For the refugees from Angola in the Congo (Leopoldville), a limited project to complete the work of resettlement is at present under way.

Our most urgent problem, however, is that of the refugees from Rwanda, of whom there are some 130,000. The settlement of these refugees, who as you know have been distributed over four countries - Burundi, Uganda, Tanganyika and Congo (Leopoldville) - has encountered numerous difficulties which have somewhat delayed its completion. The extreme urgency which marked the action of the High Commissioner's Office in these areas, where the most immediate need was the saving of lives, was, as you will appreciate, hardly conducive to the usual carefully studied advance planning. To it must be added certain transport difficulties, shortage of staff and proper material facilities, and also the reaction of the refugees themselves, who, after sustaining themselves at first with hopes of an early return to their own country, were subsequently assailed by fears of various kinds aroused by their successive moves and transfers. Despite these numerous difficulties the work of settlement, which the High Commissioner's Office is endeavouring to assist, is making good progress: substantial results have already been achieved in the various countries in which it is being done and which I have already mentioned. It has thus proved possible to cease distribution of food in a certain number of settlement areas where the refugees have collected their first harvest and reaped the reward of their patient and strenuous efforts.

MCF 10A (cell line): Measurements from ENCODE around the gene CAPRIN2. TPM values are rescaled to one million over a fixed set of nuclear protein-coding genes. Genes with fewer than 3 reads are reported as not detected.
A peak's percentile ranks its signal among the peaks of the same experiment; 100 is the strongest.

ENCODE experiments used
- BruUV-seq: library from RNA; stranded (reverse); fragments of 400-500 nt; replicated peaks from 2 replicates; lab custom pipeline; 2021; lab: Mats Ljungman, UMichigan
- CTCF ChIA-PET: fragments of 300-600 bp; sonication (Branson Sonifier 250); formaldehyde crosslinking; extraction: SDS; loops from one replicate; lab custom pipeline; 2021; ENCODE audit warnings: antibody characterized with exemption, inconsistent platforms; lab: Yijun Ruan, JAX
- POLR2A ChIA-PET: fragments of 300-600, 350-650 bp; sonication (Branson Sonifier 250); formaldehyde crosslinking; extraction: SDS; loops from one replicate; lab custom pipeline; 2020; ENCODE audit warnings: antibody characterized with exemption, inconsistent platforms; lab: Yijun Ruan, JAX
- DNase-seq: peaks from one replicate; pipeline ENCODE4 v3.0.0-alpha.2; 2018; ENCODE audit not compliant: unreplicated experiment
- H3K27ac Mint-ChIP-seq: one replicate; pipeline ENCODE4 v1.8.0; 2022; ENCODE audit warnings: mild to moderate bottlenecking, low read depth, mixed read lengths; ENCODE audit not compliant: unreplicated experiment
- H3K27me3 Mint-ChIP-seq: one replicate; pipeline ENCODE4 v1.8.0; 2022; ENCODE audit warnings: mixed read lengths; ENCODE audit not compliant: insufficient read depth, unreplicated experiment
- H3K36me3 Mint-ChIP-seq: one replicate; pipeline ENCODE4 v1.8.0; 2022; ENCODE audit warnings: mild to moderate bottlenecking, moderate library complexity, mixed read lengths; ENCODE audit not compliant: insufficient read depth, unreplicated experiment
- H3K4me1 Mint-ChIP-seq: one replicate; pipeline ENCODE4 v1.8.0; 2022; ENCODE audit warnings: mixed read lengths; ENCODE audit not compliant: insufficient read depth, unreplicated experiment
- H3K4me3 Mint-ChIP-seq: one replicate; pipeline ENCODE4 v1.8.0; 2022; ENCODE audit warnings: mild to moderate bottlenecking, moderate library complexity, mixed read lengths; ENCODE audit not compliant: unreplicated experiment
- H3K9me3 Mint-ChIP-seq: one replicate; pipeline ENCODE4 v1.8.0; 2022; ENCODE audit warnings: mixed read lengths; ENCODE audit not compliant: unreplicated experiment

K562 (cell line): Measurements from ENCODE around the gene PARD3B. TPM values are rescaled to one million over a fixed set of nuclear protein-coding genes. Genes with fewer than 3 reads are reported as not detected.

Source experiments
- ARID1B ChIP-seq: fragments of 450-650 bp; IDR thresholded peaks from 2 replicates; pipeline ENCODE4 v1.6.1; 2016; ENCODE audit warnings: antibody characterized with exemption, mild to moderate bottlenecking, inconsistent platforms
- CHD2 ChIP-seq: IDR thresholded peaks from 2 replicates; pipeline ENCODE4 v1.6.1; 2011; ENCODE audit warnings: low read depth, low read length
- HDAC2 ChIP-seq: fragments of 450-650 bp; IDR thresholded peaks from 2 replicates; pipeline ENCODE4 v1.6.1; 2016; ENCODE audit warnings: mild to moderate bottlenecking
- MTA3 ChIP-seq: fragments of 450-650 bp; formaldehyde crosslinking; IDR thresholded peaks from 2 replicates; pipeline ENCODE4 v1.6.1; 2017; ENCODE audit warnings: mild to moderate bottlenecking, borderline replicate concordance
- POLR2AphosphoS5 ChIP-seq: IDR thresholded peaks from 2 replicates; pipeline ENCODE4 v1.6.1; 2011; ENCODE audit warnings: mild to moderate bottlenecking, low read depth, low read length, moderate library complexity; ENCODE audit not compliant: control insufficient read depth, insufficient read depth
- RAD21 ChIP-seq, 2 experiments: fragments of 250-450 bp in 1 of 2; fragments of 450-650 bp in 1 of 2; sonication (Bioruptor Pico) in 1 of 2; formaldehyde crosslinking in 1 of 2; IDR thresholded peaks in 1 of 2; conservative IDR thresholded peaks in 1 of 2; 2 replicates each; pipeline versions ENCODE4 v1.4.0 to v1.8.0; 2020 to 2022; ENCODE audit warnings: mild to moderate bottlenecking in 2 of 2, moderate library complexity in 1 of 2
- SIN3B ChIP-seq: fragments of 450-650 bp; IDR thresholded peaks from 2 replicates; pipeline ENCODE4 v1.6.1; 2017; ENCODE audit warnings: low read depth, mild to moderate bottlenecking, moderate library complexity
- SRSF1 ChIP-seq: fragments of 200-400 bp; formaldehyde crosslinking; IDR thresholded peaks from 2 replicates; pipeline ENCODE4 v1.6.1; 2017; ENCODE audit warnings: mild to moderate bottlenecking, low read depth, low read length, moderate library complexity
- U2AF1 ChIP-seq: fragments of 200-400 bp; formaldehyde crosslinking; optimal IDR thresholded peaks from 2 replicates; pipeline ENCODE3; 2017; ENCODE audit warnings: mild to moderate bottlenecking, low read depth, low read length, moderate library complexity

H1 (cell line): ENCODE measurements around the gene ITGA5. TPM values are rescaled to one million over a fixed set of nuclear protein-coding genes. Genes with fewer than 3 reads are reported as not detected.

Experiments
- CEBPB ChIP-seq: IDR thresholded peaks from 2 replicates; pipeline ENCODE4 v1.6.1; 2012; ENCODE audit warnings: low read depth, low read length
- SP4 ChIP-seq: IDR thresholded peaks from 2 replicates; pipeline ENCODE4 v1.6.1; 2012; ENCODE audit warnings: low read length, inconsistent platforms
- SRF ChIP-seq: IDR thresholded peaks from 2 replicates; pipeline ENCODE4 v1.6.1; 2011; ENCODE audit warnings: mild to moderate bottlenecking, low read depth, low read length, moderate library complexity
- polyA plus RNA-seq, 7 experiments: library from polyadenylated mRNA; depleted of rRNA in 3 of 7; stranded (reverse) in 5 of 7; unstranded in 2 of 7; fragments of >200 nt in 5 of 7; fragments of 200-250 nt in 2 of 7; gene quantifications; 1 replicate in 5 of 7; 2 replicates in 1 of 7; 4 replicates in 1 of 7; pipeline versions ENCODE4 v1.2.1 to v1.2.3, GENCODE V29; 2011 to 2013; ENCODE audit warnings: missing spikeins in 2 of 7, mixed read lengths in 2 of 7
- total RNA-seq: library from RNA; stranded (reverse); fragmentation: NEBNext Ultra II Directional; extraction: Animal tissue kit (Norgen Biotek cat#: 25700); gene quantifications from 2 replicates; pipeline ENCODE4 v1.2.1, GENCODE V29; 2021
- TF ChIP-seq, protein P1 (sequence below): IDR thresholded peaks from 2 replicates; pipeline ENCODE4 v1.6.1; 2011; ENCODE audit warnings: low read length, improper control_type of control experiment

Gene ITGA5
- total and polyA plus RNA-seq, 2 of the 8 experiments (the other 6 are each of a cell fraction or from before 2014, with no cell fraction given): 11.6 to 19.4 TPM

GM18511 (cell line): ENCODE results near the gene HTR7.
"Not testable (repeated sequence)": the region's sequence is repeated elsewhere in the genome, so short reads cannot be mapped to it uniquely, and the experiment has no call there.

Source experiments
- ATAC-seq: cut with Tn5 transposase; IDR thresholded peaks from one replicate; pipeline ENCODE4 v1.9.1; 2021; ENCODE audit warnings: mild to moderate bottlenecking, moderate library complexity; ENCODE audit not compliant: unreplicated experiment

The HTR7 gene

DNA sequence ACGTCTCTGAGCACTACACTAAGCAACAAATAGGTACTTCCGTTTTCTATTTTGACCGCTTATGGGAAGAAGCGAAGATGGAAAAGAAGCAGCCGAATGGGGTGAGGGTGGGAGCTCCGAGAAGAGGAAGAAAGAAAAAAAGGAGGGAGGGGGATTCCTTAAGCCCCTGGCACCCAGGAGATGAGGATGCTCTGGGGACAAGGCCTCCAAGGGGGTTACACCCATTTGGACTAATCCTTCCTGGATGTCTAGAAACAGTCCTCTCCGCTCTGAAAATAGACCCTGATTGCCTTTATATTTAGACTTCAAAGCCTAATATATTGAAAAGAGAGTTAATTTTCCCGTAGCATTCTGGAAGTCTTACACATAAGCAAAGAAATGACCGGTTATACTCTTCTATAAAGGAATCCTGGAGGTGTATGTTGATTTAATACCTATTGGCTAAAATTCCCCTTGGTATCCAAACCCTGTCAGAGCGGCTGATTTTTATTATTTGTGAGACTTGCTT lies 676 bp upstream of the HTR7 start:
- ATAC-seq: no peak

In this tremendous undertaking on behalf of the new groups of refugees we have, as I have already mentioned, endeavoured to avoid dispersing our efforts. This means that we have taken great care to co-ordinate our action as closely as possible, not only with the governments concerned and with the voluntary organizations which have provided direct local assistance for the refugees, but also with the various United Nations organs and organisations engaged in similar work appropriate to their own aims. It is impossible, in a developing country, to separate assistance to refugees from its general context and to devise a programme out of harmony with the efforts made elsewhere for the indigenous populations. The presence of the refugees must not be allowed to compromise the economic and social development of the receiving country; on the contrary, provision must be made to ensure that they contribute usefully towards it.

Hence the need to maintain close contact with the United Nations agencies whose special aim is to promote and speed this development. Thus the International Labour Organisation, after discussions between our solves and its qualified representatives, has undertaken a systematic survey of the development possibilities in those areas of the Congo and Burundi where the Rwanda refugees are being settled.

Consequently the ILO is endeavouring to obtain the co-operation of other interested organizations such as FAO and UNESCO for the purpose of preparing a regional development plan which would apply, without distinction, to refugees and to the indigenous population, and which would constitute a pilot project for the economic development of other parts of Africa where similar problems exist.